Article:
In recent years, the University of Michigan has opened its doors to more and more out-of-state and international students than at any point in the school’s history. Today, roughly half of the undergraduate student population are non-Michigan residents. A decade ago, 64% were Michigan natives. The 30,000+ current Wolverine undergrads are a more high-achieving bunch than ever before, typically earning near-perfect GPAs in high school and SAT/ACT scores in at least the 85th percentile. If you aim to join this elite cohort, you’ll need to possess a solid understanding of how the Michigan admissions process works. To guide you, this article will help provide:

1) An understanding of how highly-selective the University of Michigan admissions process truly is.

2) Data that will help you better assess how you measure up to the competition.

3) How the Michigan admissions committee operates and what they look for in a successful candidate.

To accomplish these goals, we will touch on the following topics:

  • Michigan’s Class of 2025 acceptance rate
  • SAT, ACT, GPA and class rank of accepted Michigan applicants
  • Admissions trends at the University of Michigan
  • The demographics of current Michigan undergraduates
  • Michigan’s yield rate
  • How Michigan’s admissions officers evaluate candidates
  • Tips for applying to Michigan
  • How to assess whether applying to Michigan is even worth the $75 application fee (for you)

Let’s begin with an examination of the most recent admissions data.

Michigan: Acceptance Rate – Class of 2025

Michigan received 83,029 applications for a place in the 2021-22 freshman class and accepted 16,235 candidates for an 18.2% acceptance rate. This is lower than the mark for the Class of 2024 which saw 16,974 applicants offered admission from a pool of 65,021–an acceptance rate of 26%.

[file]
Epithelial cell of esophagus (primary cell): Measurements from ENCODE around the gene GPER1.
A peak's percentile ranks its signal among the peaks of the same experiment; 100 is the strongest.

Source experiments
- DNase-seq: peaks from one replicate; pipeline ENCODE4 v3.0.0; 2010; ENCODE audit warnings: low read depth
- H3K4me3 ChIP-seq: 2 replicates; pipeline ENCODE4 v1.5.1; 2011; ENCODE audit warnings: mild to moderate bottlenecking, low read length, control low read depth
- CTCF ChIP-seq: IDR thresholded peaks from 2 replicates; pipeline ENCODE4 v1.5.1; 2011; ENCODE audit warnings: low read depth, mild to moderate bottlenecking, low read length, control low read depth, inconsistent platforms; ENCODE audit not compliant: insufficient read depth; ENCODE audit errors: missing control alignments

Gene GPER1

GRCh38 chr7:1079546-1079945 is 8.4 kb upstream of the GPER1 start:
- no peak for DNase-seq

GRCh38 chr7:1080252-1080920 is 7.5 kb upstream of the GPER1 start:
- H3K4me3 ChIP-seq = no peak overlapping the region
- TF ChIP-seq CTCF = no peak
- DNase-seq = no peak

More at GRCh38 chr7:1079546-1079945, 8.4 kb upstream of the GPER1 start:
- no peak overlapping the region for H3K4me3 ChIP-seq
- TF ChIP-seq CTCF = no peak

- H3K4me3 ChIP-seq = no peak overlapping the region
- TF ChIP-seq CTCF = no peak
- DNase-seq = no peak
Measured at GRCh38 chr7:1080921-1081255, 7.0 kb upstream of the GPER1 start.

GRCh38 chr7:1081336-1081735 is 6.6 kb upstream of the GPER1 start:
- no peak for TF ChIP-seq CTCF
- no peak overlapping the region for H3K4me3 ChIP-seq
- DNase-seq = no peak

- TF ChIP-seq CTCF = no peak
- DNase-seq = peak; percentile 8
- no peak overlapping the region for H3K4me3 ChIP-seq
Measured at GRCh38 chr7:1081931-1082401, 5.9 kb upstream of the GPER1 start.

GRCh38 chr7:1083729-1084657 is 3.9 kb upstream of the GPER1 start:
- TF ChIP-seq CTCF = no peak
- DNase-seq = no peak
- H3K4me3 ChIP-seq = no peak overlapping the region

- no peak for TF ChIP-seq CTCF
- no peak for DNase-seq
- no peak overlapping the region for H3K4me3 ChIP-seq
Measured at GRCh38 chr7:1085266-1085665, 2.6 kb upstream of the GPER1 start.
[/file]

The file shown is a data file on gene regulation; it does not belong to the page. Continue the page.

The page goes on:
Michigan Admissions – SAT, ACT, GPA and Class Rank

Of those entering Michigan’s Class of 2025, the middle 50% range on the SAT was 1400-1540; the ACT range was 32-35. The median unweighted GPA was 3.9. Applicants to UMich are not required to submit a class rank but, typically, close to 80%+ place in the top 10% of their high school class.

Admissions Trends & Notes

  • Applications rose from 65,021 to 83,029 in the 2020-21 admissions cycle.
  • The in-state acceptance rate is far higher than the acceptance rate for non-residents—for the Class of 2024, 47.5% of state taxpayers’ children were accepted compared to 21.9% of out-of-state applicants.
  • 14% of current undergraduates are first-generation college students.
  • 19% of current undergrads are Pell Grant recipients.
  • 17% of current undergraduates identify as LGBTQ+.

Who Actually Gets Into Michigan?

Let’s look at the demographics of Michigan undergraduates:

Geographically, the greatest number of Wolverines hail from the following states (in order):

  • Michigan: 16,698
  • New York: 2,075
  • Illinois: 1,834
  • California: 1,592
  • Ohio: 591
  • Florida: 562
  • Massachusetts: 493
  • Pennsylvania: 462
  • Maryland: 433

Of course, it pays to be an applicant from a less-populated state since Michigan likes each class to be comprised of residents of all 50 U.S. States. The states with the fewest current UMich students are as follows:

  • Idaho: 10
  • Wyoming: 4
  • North Dakota: 5
  • South Dakota: 7
  • Montana: 9
  • Mississippi: 8
  • West Virginia: 9

Looking at ethnic identity, the breakdown undergraduate students currently attending the university is as follows:

  • Asian American: 16.3%
  • Hispanic: 7.0%
  • African American: 4.0%
  • International: 7.4%
  • Caucasian: 55.2%

The breakdown by gender of all current undergraduates reveals and equal number of men and women, a rarity in today’s postsecondary landscape (outside of engineering-heavy schools). Many institutions have more female students than males.